HHS fin­ish­es off Trump-era rule that would've erased ba­sic FDA regs with­out fre­quent re­views

HHS on Thursday finalized its decision to withdraw a rule, proposed just before former President Donald Trump left office, that would’ve caused thousands of HHS and FDA regulations to automatically expire if they weren’t reviewed within two years, and every 10 years thereafter.

The decision follows the filing of a lawsuit last March, in which several nonprofits alleged that the outgoing administration planted “a ticking timebomb” for HHS, essentially forcing it to devote an enormous amount of resources to the unprecedented and infeasible task of reviewing thousands of regulations regularly.

Tran­si­tion to new Eu­ro­pean clin­i­cal tri­als in­fo sys­tem starts slow­ly

At the end of January, the European Medicines Agency officially launched its new clinical trials info system (CTIS), although the migration to the new platform has only really just begun, and sponsors have until the end of January 2023 before all initial trial applications must be submitted through CTIS.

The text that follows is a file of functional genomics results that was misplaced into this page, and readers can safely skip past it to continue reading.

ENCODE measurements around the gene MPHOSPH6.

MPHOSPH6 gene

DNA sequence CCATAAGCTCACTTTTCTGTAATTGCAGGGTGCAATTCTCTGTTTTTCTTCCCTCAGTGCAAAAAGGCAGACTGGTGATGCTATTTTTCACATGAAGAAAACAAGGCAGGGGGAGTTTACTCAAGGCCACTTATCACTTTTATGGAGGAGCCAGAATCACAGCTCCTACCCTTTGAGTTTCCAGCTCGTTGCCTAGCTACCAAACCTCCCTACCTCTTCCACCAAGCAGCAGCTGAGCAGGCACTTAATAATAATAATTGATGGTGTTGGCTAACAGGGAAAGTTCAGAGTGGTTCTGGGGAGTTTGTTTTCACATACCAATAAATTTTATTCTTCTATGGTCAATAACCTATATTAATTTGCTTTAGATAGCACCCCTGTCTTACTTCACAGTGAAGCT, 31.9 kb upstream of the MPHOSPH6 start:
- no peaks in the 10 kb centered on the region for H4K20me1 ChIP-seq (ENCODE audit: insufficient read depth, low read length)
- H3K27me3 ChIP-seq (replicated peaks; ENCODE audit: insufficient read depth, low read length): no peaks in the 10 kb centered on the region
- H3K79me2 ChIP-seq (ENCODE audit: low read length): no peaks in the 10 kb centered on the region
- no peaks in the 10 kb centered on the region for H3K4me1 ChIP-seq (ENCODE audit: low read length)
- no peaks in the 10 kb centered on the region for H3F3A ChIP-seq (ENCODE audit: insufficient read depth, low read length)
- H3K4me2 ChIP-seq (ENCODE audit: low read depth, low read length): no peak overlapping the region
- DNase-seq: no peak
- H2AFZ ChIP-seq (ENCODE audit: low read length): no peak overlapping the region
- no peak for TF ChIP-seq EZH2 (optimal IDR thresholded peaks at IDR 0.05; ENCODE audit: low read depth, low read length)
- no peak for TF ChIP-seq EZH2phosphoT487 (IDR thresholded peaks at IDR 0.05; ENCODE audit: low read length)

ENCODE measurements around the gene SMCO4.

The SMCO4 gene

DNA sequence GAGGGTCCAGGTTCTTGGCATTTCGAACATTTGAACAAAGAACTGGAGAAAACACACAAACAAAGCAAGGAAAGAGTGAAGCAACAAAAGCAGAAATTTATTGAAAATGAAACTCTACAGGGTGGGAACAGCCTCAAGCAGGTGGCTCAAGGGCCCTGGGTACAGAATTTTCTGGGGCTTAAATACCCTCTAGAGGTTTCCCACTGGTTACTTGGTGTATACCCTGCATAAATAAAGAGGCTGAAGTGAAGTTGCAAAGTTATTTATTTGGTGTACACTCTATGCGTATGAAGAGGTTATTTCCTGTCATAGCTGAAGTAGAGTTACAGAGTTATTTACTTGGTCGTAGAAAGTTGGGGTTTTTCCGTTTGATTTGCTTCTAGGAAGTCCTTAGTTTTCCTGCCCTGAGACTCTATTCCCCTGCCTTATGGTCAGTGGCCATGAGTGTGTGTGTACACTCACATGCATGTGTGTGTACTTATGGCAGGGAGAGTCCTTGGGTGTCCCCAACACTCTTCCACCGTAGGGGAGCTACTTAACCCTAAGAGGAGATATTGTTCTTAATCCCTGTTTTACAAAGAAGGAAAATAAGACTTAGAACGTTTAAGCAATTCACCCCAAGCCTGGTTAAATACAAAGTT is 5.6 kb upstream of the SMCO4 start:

Overall, 56 clinical trial applications have been submitted in CTIS during the first 3 months since the launch of the system on Jan. 31, according to new data posted by the EMA. By comparison, about 4,000 new trials are authorized each year across Europe.

Vi­iV Health­care looks to make long-act­ing HIV pre­ven­tion shot ac­ces­si­ble in low- and mid­dle-in­come coun­tries

The Joint United Nations Programme on HIV and AIDS set a lofty goal back in 2019 to end the HIV epidemic by 2030. But according to the World Health Organization, infection rates are not falling rapidly enough to meet that target.

GSK’s ViiV Healthcare thinks it can help change that.

On Friday, ViiV announced that it’s in talks with the UN-backed Medicines Patent Pool (MPP) for patent rights to its cabotegravir long-acting HIV injectable for pre-exposure prophylaxis (PrEP) in low- and middle-income countries.